Applicants apply for admission to the program via the Graduate School application for admission. Requirements listed here are in addition to Graduate Council policies listed under GCAC-300 Admissions Policies. International applicants may be required to satisfy an English proficiency requirement; see GCAC-305 Admission Requirements for International Students for more information.
Applicants must submit the following materials:
- A one-page resume
- A statement describing professional goals, experience, and responsibilities (2 pages maximum)
Requirements listed here are in addition to requirements listed in Graduate Council policy GCAC-212 Postbaccalaureate Credit Certificate Programs.
Candidates are required to take 12 graduate credits, including the 9-credit core of three required classes and one other adviser-approved 3-credit graduate course related to the candidate’s specific area of interest. The required classes, in which assignments will relate to health/medical education issues, are:
|ADTED 460||Introduction to Lifelong Learning and Adult Education||3|
|ADTED 501||Foundations of Medical Education||3|
|ADTED 505||The Teaching of Adults||3|
|One 3-credit graduate elective related to the candidate’s particular interest related to health or medical education, and could include other graduate courses in the Adult Education Program or another related area||3|
Graduate courses carry numbers from 500 to 699 and 800 to 899. Advanced undergraduate courses numbered between 400 and 499 may be used to meet some graduate degree requirements when taken by graduate students. Courses below the 400 level may not. A graduate student may register for or audit these courses in order to make up deficiencies or to fill in gaps in previous education but not to meet requirements for an advanced degree.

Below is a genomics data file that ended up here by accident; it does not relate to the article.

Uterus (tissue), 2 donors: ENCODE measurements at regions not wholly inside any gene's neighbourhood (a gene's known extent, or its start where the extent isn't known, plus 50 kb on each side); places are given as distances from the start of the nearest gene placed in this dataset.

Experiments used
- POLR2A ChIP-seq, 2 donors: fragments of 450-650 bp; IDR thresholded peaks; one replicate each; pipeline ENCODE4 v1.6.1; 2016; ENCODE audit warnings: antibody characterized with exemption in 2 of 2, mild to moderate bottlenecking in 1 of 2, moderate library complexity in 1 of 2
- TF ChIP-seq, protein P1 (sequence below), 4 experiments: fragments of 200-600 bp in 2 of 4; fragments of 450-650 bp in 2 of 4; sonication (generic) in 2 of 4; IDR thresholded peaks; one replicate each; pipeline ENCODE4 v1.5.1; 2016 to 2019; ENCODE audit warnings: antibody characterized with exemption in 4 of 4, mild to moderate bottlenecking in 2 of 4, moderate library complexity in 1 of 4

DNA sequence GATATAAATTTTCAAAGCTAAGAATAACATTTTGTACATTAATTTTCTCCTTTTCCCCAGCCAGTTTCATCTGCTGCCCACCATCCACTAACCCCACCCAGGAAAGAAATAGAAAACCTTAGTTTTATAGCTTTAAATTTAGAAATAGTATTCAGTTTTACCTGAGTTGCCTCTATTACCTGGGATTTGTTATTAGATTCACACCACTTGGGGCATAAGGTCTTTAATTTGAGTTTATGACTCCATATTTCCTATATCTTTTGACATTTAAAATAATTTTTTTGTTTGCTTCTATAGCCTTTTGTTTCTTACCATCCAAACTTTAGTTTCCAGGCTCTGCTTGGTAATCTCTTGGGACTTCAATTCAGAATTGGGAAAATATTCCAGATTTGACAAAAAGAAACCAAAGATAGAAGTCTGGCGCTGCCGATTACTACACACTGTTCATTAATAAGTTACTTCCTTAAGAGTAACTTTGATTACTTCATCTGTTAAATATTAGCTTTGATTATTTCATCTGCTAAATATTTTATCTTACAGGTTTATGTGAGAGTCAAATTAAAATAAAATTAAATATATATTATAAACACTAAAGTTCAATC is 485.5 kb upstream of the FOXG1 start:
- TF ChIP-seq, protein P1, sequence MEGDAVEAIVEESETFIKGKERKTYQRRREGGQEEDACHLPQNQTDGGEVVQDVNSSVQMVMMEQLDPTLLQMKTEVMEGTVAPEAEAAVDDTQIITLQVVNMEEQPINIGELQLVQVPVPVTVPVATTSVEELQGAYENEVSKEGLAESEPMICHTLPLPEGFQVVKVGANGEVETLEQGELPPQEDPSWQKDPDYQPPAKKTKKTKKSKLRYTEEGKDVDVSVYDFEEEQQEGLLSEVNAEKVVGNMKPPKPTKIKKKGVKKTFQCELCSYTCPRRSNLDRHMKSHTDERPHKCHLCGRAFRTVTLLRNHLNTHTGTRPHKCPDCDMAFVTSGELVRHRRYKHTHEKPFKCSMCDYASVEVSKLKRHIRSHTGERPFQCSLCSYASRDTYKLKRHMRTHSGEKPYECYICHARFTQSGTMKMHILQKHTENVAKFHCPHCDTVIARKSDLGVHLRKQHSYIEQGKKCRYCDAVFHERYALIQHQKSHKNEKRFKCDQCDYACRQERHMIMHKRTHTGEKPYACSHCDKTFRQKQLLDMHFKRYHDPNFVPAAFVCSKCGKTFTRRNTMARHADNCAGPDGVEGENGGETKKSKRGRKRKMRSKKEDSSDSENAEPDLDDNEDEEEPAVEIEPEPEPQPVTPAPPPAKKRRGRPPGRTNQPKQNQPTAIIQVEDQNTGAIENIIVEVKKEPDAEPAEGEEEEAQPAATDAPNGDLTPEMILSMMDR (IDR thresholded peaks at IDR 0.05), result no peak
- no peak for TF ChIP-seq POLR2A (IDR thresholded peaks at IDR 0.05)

- Know: Graduates will demonstrate in-depth understanding of foundational knowledge of medical education and adult education. A demonstration will include the analysis and application of key educational constructs across a variety of formal, nonformal and informal health and medical settings.
- Apply: Graduates will be able to design creative curriculum, courses, and workshops and teach innovative ways for engaging adult learners in health and medical settings.
- Critical Thinking: Graduates will develop a critically reflective practice, whereby they regularly engage in reflection about their underlying assumptions and beliefs concerning the purpose of education, the role of educator, the role of the learner, context, and diversity and equity in the education of adults
- Communicate: Graduates will be able to convey ideas or arguments in clear, concise, well-organized written papers and oral presentations.